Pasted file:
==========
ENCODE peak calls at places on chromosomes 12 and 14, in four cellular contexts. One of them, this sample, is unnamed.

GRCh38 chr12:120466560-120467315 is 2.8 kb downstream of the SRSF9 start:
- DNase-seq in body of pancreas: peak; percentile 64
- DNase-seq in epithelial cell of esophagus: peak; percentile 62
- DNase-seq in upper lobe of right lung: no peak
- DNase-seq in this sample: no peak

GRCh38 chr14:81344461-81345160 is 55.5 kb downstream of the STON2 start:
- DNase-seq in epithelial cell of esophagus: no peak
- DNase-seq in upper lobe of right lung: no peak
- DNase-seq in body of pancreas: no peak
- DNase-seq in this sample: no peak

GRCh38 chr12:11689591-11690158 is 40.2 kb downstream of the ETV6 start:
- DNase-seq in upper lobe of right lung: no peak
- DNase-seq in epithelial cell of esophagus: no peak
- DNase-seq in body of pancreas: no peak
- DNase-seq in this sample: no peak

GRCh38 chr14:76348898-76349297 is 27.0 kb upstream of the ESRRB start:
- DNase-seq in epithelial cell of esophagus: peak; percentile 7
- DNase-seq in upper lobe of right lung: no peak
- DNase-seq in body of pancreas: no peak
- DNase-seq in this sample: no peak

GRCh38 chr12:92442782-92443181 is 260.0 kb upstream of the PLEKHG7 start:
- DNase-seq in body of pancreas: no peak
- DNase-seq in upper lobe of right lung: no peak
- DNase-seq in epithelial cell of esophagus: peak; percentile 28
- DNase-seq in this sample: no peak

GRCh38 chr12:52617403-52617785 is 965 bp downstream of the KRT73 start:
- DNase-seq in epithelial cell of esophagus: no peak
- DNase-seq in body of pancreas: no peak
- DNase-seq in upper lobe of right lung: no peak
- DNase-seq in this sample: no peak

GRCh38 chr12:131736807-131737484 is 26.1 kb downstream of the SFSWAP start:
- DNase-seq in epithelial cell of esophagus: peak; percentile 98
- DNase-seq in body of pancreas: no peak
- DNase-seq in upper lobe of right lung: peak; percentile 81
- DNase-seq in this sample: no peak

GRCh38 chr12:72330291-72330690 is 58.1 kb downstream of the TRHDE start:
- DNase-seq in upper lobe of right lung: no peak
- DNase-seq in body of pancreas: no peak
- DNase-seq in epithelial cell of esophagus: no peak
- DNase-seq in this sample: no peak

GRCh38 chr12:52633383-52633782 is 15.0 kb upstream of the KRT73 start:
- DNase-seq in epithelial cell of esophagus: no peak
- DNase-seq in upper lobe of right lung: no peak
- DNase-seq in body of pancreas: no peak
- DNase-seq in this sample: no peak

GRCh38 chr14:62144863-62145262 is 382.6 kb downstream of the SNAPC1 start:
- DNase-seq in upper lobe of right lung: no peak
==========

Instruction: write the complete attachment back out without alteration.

ENCODE peak calls at places on chromosomes 12 and 14, in four cellular contexts. One of them, this sample, is unnamed.

GRCh38 chr12:120466560-120467315 is 2.8 kb downstream of the SRSF9 start:
- DNase-seq in body of pancreas: peak; percentile 64
- DNase-seq in epithelial cell of esophagus: peak; percentile 62
- DNase-seq in upper lobe of right lung: no peak
- DNase-seq in this sample: no peak

GRCh38 chr14:81344461-81345160 is 55.5 kb downstream of the STON2 start:
- DNase-seq in epithelial cell of esophagus: no peak
- DNase-seq in upper lobe of right lung: no peak
- DNase-seq in body of pancreas: no peak
- DNase-seq in this sample: no peak

GRCh38 chr12:11689591-11690158 is 40.2 kb downstream of the ETV6 start:
- DNase-seq in upper lobe of right lung: no peak
- DNase-seq in epithelial cell of esophagus: no peak
- DNase-seq in body of pancreas: no peak
- DNase-seq in this sample: no peak

GRCh38 chr14:76348898-76349297 is 27.0 kb upstream of the ESRRB start:
- DNase-seq in epithelial cell of esophagus: peak; percentile 7
- DNase-seq in upper lobe of right lung: no peak
- DNase-seq in body of pancreas: no peak
- DNase-seq in this sample: no peak

GRCh38 chr12:92442782-92443181 is 260.0 kb upstream of the PLEKHG7 start:
- DNase-seq in body of pancreas: no peak
- DNase-seq in upper lobe of right lung: no peak
- DNase-seq in epithelial cell of esophagus: peak; percentile 28
- DNase-seq in this sample: no peak

GRCh38 chr12:52617403-52617785 is 965 bp downstream of the KRT73 start:
- DNase-seq in epithelial cell of esophagus: no peak
- DNase-seq in body of pancreas: no peak
- DNase-seq in upper lobe of right lung: no peak
- DNase-seq in this sample: no peak

GRCh38 chr12:131736807-131737484 is 26.1 kb downstream of the SFSWAP start:
- DNase-seq in epithelial cell of esophagus: peak; percentile 98
- DNase-seq in body of pancreas: no peak
- DNase-seq in upper lobe of right lung: peak; percentile 81
- DNase-seq in this sample: no peak

GRCh38 chr12:72330291-72330690 is 58.1 kb downstream of the TRHDE start:
- DNase-seq in upper lobe of right lung: no peak
- DNase-seq in body of pancreas: no peak
- DNase-seq in epithelial cell of esophagus: no peak
- DNase-seq in this sample: no peak

GRCh38 chr12:52633383-52633782 is 15.0 kb upstream of the KRT73 start:
- DNase-seq in epithelial cell of esophagus: no peak
- DNase-seq in upper lobe of right lung: no peak
- DNase-seq in body of pancreas: no peak
- DNase-seq in this sample: no peak

GRCh38 chr14:62144863-62145262 is 382.6 kb downstream of the SNAPC1 start:
- DNase-seq in upper lobe of right lung: no peak